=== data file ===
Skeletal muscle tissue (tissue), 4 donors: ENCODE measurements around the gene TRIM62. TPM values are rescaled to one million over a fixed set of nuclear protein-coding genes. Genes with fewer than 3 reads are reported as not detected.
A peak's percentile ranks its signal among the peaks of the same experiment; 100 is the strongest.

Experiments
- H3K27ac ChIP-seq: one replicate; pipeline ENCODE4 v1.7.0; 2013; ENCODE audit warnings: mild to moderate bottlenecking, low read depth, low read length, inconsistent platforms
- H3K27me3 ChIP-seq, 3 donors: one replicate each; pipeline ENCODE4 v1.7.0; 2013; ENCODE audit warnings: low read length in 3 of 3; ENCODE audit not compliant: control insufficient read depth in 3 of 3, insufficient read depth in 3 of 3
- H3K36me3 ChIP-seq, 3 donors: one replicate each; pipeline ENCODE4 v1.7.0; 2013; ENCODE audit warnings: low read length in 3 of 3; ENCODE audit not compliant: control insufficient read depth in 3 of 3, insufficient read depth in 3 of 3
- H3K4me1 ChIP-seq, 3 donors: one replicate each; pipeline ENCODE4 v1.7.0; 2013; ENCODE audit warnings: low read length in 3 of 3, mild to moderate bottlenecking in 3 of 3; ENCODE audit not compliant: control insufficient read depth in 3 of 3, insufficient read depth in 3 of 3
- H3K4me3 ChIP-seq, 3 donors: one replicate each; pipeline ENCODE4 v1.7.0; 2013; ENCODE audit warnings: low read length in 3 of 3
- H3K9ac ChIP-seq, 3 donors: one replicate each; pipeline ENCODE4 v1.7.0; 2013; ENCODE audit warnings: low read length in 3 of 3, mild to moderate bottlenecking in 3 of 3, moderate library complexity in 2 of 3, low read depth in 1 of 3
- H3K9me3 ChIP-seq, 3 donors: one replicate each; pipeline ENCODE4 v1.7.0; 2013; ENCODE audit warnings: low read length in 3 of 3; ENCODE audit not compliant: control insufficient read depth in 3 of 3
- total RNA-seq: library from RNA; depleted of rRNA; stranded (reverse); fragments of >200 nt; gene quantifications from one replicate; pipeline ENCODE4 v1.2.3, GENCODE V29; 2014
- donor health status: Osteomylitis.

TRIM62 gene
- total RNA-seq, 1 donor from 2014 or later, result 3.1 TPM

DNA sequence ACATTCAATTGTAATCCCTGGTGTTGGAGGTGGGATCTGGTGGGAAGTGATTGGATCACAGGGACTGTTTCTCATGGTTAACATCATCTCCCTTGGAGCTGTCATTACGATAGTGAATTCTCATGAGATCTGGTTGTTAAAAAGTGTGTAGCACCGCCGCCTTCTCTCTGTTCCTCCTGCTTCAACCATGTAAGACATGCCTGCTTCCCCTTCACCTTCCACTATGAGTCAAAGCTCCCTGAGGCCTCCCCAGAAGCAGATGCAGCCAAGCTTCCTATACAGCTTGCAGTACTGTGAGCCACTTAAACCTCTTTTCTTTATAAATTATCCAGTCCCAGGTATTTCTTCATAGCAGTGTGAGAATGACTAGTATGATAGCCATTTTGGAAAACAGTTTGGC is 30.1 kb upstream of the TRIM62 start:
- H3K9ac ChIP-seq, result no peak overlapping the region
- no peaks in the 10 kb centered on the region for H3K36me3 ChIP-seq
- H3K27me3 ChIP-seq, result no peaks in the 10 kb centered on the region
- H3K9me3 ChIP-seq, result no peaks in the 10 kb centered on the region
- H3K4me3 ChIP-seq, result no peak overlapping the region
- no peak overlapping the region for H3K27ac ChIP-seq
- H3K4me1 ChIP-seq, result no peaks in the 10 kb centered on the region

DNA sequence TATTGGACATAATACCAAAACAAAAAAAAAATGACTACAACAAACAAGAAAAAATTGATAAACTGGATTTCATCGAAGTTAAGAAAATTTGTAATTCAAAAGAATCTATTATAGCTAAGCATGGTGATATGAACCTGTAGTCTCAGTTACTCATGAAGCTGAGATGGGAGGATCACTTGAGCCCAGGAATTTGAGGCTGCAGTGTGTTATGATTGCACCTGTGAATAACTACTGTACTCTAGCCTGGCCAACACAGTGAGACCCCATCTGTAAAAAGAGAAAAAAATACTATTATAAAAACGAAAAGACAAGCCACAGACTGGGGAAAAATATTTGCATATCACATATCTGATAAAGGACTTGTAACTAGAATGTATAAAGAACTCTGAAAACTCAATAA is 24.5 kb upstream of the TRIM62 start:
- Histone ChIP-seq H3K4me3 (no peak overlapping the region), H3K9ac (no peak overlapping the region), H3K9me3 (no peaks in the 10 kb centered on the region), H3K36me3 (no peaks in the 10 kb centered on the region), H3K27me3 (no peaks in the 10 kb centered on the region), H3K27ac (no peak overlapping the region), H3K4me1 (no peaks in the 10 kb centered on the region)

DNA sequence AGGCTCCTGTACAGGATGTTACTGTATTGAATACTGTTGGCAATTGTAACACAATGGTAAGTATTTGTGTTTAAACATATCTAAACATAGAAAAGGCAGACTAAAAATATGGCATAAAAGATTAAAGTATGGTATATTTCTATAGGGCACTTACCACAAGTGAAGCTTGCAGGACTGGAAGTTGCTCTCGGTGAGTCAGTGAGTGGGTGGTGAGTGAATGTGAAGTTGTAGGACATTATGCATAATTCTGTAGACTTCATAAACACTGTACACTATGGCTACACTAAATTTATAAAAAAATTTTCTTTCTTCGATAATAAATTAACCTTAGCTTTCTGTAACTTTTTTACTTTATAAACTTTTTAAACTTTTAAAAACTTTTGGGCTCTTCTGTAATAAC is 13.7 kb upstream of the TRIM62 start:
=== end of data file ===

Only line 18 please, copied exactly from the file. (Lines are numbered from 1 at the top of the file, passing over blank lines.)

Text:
- H3K27me3 ChIP-seq, result no peaks in the 10 kb centered on the region